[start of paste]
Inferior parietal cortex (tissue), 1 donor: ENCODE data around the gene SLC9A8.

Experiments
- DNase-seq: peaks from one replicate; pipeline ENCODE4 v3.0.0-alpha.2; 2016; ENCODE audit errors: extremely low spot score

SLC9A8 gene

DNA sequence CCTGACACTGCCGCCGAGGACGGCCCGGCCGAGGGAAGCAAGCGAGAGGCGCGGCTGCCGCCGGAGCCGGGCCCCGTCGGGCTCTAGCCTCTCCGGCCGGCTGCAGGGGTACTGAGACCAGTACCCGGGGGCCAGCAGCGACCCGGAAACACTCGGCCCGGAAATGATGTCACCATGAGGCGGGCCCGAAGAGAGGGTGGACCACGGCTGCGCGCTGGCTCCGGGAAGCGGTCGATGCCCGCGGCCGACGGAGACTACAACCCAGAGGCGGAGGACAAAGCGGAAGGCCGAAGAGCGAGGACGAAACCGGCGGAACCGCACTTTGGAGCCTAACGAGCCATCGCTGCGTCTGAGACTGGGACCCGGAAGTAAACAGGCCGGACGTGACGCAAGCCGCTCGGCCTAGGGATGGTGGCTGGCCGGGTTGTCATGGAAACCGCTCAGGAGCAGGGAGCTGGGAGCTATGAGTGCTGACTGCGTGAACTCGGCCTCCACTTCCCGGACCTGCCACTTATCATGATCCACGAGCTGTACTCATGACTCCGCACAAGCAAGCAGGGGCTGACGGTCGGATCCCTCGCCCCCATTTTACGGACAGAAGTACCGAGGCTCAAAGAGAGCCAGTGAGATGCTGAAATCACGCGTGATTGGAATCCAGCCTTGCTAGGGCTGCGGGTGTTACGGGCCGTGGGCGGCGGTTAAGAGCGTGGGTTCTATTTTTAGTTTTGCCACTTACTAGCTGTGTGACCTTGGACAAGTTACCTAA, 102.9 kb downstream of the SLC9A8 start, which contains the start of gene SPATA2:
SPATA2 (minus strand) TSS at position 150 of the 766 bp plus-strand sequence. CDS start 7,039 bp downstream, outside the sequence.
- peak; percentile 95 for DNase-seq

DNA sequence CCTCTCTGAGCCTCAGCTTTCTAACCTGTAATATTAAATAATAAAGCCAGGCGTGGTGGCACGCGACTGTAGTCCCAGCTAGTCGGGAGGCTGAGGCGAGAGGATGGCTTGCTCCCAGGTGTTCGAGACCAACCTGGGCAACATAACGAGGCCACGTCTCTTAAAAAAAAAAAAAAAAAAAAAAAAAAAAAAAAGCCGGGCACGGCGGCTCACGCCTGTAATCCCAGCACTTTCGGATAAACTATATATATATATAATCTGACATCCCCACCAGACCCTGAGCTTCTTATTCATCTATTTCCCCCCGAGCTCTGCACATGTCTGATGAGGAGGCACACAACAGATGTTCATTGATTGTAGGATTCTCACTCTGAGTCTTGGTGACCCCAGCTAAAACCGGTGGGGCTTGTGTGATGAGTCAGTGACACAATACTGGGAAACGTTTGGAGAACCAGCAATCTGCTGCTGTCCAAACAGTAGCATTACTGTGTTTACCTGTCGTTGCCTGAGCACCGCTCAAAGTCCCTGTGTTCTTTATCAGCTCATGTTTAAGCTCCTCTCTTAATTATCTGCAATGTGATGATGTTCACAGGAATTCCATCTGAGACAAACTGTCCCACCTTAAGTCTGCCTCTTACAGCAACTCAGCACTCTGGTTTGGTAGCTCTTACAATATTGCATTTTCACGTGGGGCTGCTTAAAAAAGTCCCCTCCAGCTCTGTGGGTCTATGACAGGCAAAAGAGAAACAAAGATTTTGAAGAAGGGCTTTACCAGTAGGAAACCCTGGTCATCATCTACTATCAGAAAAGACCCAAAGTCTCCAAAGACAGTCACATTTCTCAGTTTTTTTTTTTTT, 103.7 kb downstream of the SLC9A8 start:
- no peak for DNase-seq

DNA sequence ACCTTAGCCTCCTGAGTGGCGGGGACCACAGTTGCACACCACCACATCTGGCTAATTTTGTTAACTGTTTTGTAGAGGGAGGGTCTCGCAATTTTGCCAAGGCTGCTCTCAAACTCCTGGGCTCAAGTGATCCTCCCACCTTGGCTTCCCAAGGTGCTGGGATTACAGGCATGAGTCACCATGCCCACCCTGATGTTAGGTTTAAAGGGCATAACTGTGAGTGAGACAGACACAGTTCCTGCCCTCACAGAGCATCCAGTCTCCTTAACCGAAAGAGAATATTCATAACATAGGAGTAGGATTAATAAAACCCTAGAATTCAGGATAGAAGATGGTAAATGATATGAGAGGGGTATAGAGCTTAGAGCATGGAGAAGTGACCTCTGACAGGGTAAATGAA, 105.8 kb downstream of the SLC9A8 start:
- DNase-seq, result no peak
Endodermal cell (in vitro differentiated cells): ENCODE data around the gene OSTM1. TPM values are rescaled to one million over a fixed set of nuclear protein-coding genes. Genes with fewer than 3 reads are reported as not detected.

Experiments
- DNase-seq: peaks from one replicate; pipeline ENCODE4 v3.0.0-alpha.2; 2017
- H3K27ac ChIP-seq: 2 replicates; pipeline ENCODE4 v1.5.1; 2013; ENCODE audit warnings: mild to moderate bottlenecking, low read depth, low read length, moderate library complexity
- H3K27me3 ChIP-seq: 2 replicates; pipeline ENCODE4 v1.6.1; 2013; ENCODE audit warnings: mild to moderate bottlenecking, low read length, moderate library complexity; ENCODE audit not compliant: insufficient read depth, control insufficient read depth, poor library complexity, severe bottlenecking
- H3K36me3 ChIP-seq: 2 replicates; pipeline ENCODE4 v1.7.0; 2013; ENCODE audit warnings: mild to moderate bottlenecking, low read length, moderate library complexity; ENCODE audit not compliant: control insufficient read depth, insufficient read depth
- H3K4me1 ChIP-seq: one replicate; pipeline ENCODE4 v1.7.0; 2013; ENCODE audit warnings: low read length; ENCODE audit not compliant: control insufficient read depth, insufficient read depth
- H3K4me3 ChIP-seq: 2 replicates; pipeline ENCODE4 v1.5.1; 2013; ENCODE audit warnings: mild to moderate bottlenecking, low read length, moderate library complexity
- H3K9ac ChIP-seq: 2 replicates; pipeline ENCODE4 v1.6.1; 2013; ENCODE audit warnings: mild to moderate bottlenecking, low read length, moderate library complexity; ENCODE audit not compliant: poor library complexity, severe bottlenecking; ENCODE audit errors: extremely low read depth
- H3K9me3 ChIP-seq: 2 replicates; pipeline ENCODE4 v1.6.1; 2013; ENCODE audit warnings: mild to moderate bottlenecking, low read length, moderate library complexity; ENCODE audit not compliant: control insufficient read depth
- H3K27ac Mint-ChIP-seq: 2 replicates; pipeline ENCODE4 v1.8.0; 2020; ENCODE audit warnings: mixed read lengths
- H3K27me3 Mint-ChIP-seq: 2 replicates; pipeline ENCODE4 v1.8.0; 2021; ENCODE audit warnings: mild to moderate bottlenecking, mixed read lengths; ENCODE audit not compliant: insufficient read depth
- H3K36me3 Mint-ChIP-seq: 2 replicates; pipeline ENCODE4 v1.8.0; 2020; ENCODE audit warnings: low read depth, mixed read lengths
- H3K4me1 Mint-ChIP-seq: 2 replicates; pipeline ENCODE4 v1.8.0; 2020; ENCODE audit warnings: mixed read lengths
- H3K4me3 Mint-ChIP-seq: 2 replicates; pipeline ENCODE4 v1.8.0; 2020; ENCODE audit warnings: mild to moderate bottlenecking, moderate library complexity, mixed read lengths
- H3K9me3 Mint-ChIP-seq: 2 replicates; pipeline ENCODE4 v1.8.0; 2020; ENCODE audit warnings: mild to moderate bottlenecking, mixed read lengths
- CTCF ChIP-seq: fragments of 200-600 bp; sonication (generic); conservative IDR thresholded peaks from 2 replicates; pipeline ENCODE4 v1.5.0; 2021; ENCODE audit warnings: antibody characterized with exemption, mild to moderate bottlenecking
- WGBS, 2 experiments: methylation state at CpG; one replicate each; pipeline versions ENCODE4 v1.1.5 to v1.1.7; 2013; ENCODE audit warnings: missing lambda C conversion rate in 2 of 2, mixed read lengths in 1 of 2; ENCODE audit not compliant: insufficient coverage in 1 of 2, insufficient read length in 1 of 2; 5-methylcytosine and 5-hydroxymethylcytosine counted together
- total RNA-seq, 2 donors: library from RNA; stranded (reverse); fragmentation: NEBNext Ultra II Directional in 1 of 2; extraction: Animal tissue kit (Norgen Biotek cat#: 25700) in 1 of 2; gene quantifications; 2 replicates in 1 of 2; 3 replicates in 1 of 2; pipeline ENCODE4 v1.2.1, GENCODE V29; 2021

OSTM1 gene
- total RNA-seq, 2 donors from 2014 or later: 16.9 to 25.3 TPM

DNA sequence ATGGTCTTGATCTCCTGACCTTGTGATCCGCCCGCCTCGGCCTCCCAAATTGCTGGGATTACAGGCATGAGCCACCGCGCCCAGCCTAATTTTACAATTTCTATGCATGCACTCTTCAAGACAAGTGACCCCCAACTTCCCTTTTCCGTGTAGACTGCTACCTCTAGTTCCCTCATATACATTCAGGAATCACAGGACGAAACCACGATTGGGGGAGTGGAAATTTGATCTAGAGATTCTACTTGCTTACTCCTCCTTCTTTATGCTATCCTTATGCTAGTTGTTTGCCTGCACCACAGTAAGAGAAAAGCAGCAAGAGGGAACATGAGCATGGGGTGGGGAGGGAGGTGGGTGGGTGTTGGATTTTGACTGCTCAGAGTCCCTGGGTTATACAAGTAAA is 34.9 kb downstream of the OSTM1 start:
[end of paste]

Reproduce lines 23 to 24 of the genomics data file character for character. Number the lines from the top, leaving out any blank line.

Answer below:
- H3K27me3 Mint-ChIP-seq: 2 replicates; pipeline ENCODE4 v1.8.0; 2021; ENCODE audit warnings: mild to moderate bottlenecking, mixed read lengths; ENCODE audit not compliant: insufficient read depth
- H3K36me3 Mint-ChIP-seq: 2 replicates; pipeline ENCODE4 v1.8.0; 2020; ENCODE audit warnings: low read depth, mixed read lengths